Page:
This Pig Which Is Not One*

by Rosemary Stuffing


“What is important in the work,” declares Pierre Macherey, in his A Theory of Literary Production, “is what it does not say” (87). Of few works is Macherey’s formulation truer than Mrs. Walter Buchanan’s Piggy—a work whose very paucity of utterance may be seen as paradoxically freighted with a wealth of corresponding implication. Nevertheless, even in a work of such (it must be added, deceptive) simplicity, the utterance itself cannot be ignored; for it is only from the shape, the structure of that utterance that the (perhaps more telling) silence which surrounds it derives its configuration. And in this regard it must be conceded that the text of Piggy in some respects poses more questions than it answers.
     At first sight, Buchanan’s text would seem to have little (at least in sheerly aesthetic terms) to recommend it. While its editors have tried to present it in the most positive possible light, describing the rhymes, for example, as “only seldom. . . forced” (Bailey and Bentley 8), their enthusiasm needs to be located in its socio-political context. What, after all, at a time when Canada’s national identity is increasingly under threat from the forces of nascent separatism and aboriginal demands for self-government, is represented by the recovery for the canon of yet another text by a white, anglophone (albeit female) author? Under the circumstances it is difficult not to see it as constituting yet another desperate attempt on the part of the cultural establishment to shore up its hegemony. Objectively considered, Piggy, with its four square rhythms, its often awkward diction, would seem less a plausible addition to the canon, than a work whose charms (such as they are) are akin to those of the more specious manifestations of folk art: the equivalent, in verbal terms, of Lowry’s stick figures or of Newfoundland lawn ornaments.
     Yet the latter evaluation also poses problems; indeed, for all its (superficial?) allure, its apparent objectivity may be seen as masking a dangerously simplistic analysis—for on closer interrogation, the text begins to reveal a bewildering array of fissures and disjunctures whose subversive implication is such as to call into question whether Buchanan’s overtly faux-naif utterance is not itself a mask for a very different project—a project having as its goal nothing less than the subversion not only of gender roles as traditionally conceived, but also of the very economic base by which they are sustained.
     What needs to be stressed at the outset is that the pig is gendered: while, as feminist critics have rightly pointed out, the attribution of animal characteristics (“foxy chick,” “ditch pig,” etc.) to women is a common reductionist strategy, the pig is almost invariably, in the present socio-cultural context, seen as symbolically male. To be a pig is to indulge in a characteristically male violation of established standards of decorum; to be a male chauvinist pig is to manifest bestial insensitivity to the being and sensibilities of the female; surely it is scarcely coincidental that it is by the term “pigs” that the forces of law and order which secure the maintenance of patriarchal hegemony are commonly known. And, lest there be any doubt in this regard, it is clear from Buchanan’s text that the pig is not merely symbolically, but specifically male: not only is the pig referred to throughout as “he” and “him”; he is also described as “a gent,” with such characteristically male attributes as having a keen sense of duty, and taking responsibility for “money affairs,” including the reduction of mortgages.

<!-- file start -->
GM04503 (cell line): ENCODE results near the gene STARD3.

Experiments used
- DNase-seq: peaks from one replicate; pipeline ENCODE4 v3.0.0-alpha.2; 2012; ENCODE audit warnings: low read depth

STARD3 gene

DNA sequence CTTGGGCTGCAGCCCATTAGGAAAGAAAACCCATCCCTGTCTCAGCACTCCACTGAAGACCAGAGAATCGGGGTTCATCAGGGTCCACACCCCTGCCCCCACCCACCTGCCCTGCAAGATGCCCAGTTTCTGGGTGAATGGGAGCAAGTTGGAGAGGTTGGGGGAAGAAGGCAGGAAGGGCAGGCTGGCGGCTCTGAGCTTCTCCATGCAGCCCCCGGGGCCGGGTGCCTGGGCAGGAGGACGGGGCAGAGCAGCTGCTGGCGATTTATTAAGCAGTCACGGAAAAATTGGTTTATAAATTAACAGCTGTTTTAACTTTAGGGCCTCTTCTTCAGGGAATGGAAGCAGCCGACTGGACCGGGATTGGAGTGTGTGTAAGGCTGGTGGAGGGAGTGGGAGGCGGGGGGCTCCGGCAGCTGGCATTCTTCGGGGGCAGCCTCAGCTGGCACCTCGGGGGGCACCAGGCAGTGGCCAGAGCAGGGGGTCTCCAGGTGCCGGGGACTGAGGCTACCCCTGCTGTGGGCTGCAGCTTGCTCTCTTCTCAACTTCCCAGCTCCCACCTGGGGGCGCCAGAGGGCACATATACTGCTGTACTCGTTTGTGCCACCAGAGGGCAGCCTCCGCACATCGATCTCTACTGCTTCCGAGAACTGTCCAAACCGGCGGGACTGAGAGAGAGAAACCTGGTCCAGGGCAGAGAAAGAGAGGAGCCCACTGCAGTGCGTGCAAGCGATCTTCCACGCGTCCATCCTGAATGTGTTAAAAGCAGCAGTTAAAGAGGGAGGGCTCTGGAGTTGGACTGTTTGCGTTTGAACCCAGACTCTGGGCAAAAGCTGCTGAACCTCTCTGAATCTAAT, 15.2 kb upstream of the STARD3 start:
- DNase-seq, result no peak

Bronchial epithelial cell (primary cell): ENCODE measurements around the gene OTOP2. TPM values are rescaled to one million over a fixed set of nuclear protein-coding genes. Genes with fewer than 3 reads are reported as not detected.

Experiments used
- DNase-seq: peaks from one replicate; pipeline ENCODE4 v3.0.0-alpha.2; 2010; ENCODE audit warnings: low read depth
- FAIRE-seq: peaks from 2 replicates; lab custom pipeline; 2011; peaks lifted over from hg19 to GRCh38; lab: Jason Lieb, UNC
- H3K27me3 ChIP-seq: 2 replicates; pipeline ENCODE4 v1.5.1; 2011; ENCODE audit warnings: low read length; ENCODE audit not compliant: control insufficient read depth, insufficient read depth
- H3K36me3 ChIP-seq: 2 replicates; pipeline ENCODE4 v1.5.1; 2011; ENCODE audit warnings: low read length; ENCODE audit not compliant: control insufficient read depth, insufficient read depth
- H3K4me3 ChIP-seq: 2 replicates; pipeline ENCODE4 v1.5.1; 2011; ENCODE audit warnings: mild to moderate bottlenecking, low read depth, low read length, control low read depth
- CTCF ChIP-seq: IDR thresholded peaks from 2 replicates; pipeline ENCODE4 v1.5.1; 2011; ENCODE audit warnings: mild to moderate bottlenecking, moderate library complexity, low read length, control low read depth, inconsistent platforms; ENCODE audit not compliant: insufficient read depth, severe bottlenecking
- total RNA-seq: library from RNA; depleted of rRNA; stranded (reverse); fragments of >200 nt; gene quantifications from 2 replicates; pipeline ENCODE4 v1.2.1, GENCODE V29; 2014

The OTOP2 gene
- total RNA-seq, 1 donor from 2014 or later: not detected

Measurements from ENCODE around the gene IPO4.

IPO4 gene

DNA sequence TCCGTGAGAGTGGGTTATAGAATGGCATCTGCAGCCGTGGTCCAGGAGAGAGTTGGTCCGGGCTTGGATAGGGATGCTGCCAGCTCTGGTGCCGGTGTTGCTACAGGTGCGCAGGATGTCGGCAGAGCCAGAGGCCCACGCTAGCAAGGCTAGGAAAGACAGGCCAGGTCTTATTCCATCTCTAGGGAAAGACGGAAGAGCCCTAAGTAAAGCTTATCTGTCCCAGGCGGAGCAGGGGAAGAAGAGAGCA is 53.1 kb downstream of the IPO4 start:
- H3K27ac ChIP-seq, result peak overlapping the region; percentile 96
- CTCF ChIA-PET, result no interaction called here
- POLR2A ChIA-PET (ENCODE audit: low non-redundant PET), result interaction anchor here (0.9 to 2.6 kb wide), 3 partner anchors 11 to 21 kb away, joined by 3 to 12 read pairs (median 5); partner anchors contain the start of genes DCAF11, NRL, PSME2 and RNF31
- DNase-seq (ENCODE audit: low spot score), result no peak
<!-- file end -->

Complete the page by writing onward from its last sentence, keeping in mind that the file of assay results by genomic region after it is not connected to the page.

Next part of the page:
Yet while superficially approving of the male subject of her discourse, it is this distinctive maleness which Buchanan’s text interrogates, and ultimately subverts. To begin with, it is clear that Buchanan is keenly aware of the contradictions inherent in what Luce Irigaray refers to as the “dominant scopic economy” in which woman is relegated to the passive object of the controlling male gaze (Irigaray 101). In implicit condemnation of the male double standard, Buchanan repeatedly stresses the pig’s lack of that very visual appeal which the male seeks in the female: the pig, we are told, “hasn’t much beauty about him”—a feature emphasized by her subsequent reference to him as “no beauty.” Paradoxically, in fact, for all its emphatic maleness, the pig possesses one characteristic that Irigaray identifies as specifically female: like woman, the pig “finds pleasure more in touch than in sight” (101), and it is noteworthy that Buchanan is at pains to emphasize the pig’s notoriously tactile propensity to “dig” and “root” in the earth—although at the same time she underscores the characteristically male destructiveness attendant on the pig’s unrestrained pursuit of its appetites, leading it to “loot” the symbolically female “gardens” in whose maternal soil it seeks to immerse itself.
     Yet, in a stunning reversal of traditional gender dynamics,1 Buchanan makes this primal act of male violation the starting point of a process in which is enacted, not the subjection of woman to the controlling male gaze, but rather the subordination of the male to a countervailing and distinctively feminine tactile economy. For not only is Buchanan’s pig “a gent,” he is also agent—agent, as it transpires, of his own destruction. And Buchanan’s depiction of this process, masked though it is by her refusal of the linear, sequential narrative discourse to which the reader is normally habituated by the (male) logic of reason, is worthy of closer examination.